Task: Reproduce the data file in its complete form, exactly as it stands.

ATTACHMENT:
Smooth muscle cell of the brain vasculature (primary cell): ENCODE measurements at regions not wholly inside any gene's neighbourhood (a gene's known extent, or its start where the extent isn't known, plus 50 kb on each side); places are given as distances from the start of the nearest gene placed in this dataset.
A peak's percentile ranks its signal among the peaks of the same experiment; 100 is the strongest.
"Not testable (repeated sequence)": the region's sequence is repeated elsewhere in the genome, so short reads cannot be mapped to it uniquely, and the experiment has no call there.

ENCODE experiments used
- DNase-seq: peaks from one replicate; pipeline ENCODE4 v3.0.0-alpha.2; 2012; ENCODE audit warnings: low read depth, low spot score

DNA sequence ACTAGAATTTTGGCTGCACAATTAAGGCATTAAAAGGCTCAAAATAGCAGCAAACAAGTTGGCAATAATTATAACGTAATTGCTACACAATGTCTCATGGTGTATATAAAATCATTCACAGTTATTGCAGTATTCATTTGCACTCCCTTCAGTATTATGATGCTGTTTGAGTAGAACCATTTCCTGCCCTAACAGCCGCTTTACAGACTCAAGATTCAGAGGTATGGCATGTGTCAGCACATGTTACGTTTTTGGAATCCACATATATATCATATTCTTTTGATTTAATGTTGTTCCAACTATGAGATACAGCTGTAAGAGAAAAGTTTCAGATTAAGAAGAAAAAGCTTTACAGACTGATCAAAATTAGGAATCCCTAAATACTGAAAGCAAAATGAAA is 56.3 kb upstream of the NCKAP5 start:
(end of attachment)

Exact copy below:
Smooth muscle cell of the brain vasculature (primary cell): ENCODE measurements at regions not wholly inside any gene's neighbourhood (a gene's known extent, or its start where the extent isn't known, plus 50 kb on each side); places are given as distances from the start of the nearest gene placed in this dataset.
A peak's percentile ranks its signal among the peaks of the same experiment; 100 is the strongest.
"Not testable (repeated sequence)": the region's sequence is repeated elsewhere in the genome, so short reads cannot be mapped to it uniquely, and the experiment has no call there.

ENCODE experiments used
- DNase-seq: peaks from one replicate; pipeline ENCODE4 v3.0.0-alpha.2; 2012; ENCODE audit warnings: low read depth, low spot score

DNA sequence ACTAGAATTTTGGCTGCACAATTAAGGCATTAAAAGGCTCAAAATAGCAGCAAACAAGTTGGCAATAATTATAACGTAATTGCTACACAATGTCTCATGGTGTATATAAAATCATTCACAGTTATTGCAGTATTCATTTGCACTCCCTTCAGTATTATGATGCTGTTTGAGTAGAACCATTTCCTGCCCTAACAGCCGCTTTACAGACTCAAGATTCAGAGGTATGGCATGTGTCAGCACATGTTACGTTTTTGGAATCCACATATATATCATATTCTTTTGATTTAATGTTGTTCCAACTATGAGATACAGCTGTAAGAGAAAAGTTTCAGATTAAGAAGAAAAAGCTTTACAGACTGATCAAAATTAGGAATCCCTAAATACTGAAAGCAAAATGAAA is 56.3 kb upstream of the NCKAP5 start: